B It takes a special kind of woman to look with compassion upon the needs of other women and children. Not every woman is able to do this. So, no surprise, we need to use the same phrase again: "Character Counts." When it comes to the wives of the deacons, "Character Counts."

Like the deacons, the wives of the deacons are to be worthy of respect (1 Tim 3:11). Remember what this means? When you look at a deacon's wife, you are to see a woman of character. I can go so far as to say when you look at a deacon's wife, you are to see the character of God. This would further mean that a deacon's wife is someone you can imitate. How are we to live and act as God's people? Look to the wives of the deacons. Imitate them, their service, their love, their lifestyle, their character.

The wives of the deacons are not to be malicious talkers (1 Tim 3:11). They hear many confidential matters about finances, ailments, and health. They are to keep quiet about these. They are to keep confidential matters confidential.
I remember the time early in my ministry when I was asked to talk to one of the deacons about his wife. She loved being a deacon's wife because then she knew what was going on in the church and would gossip about it. The man told me his wife gave him endless grief if he did not spill the beans. We made a big mistake back then. Our mistake is we put a man in the office of deacon who was not qualified on account of his wife.
"Diabolical" is the actual Greek word translated as "malicious talkers." The root form of this word means devil or devilish. This reminds us that those men and women who talk out of turn are doing the devil's work.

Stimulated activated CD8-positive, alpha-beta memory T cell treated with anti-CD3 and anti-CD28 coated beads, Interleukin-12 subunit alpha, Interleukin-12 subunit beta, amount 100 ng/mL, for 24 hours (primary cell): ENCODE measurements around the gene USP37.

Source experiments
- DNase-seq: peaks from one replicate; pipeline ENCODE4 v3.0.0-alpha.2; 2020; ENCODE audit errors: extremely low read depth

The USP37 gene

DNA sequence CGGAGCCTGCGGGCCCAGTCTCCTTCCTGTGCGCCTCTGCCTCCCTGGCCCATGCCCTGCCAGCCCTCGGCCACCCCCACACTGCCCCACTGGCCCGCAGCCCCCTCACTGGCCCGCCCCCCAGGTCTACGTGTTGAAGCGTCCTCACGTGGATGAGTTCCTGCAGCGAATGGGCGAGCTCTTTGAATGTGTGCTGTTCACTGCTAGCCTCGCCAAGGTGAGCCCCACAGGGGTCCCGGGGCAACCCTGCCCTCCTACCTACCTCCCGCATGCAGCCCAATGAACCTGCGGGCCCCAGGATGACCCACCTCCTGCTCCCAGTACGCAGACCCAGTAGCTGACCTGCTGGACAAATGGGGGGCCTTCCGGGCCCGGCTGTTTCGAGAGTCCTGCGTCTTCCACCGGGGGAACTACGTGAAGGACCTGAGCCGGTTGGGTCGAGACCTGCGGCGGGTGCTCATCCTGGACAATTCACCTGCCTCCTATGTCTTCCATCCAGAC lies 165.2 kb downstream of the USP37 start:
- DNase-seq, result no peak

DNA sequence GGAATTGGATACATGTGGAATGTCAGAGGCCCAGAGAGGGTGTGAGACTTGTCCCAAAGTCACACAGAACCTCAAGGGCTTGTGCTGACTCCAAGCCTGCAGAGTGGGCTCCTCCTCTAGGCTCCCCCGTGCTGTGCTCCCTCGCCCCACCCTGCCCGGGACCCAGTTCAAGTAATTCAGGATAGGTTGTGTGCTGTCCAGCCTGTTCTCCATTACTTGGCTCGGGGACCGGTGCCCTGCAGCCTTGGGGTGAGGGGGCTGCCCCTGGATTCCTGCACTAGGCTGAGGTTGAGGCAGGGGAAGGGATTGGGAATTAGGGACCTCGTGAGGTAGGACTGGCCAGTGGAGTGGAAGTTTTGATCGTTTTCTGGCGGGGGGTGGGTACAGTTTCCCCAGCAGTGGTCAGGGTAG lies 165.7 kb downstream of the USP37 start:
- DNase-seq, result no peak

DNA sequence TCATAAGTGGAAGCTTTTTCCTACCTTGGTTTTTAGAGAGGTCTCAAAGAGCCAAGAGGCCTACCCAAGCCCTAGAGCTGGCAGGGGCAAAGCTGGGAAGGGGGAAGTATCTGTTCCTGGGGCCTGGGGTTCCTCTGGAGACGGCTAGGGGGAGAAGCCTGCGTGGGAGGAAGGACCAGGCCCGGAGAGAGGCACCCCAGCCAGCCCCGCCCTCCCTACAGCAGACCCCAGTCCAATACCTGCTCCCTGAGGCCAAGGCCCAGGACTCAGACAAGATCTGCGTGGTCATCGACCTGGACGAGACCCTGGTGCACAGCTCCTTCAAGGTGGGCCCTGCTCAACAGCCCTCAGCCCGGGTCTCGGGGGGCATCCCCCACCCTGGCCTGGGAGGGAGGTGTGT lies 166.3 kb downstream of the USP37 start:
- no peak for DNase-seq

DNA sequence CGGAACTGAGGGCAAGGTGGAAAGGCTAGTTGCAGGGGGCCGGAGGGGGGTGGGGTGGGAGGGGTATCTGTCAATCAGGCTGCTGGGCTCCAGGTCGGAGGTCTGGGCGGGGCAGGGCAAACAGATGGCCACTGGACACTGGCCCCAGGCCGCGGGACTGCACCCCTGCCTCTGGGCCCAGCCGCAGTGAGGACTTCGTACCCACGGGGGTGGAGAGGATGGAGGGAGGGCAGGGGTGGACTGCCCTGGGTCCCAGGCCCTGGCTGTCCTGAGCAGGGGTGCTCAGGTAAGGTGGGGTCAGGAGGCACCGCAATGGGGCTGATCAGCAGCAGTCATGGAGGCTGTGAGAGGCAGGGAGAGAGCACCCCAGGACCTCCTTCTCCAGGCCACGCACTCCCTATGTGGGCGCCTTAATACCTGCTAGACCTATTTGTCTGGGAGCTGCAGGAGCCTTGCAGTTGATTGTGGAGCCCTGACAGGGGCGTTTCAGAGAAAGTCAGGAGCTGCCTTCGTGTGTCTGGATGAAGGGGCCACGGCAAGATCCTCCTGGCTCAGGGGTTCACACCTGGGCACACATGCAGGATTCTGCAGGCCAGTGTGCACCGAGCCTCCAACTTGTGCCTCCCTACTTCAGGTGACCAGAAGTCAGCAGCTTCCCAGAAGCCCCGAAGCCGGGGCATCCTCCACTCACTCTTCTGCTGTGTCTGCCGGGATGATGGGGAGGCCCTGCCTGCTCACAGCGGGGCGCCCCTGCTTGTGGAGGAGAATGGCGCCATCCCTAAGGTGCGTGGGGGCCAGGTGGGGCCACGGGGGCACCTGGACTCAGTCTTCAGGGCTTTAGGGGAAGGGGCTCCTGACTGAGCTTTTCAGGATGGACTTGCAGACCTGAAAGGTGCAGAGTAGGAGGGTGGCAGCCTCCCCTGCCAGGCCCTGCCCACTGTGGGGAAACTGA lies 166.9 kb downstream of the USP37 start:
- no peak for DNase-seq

The wives of deacons are to be temperate (1 Tim 3:11). Like their husbands, they are not to indulge in much wine.

And, the wives of deacons are to be trustworthy in everything (1 Tim 3:11). That is, they are to be faithful, reliable, someone in whom you have confidence.

As I already said, "Character Counts."

C When it comes to the office of deacon, husband and wife hold each other accountable in the church, the home, and the world. When it comes to the office of deacon, husband and wife complement and assist each other. In the office of deacon I see a picture of the Biblical ideal for marriage: husband and wife are each other's companions, helper, and partner (cf Gen 2:18,20-23).

Let me sum up what we have learned about those in church office:
-they are the husband of one wife – that is, they are men
-they are men of character
-over time they prove their character in the church, the home, and the world
-and, the wives of the deacons are to be women of character

Again, don't forget what is at stake. We are talking about the governance of the true church and the preservation of true religion.
You can e-mail our pastor at: Pastor, Trinity United Reformed Church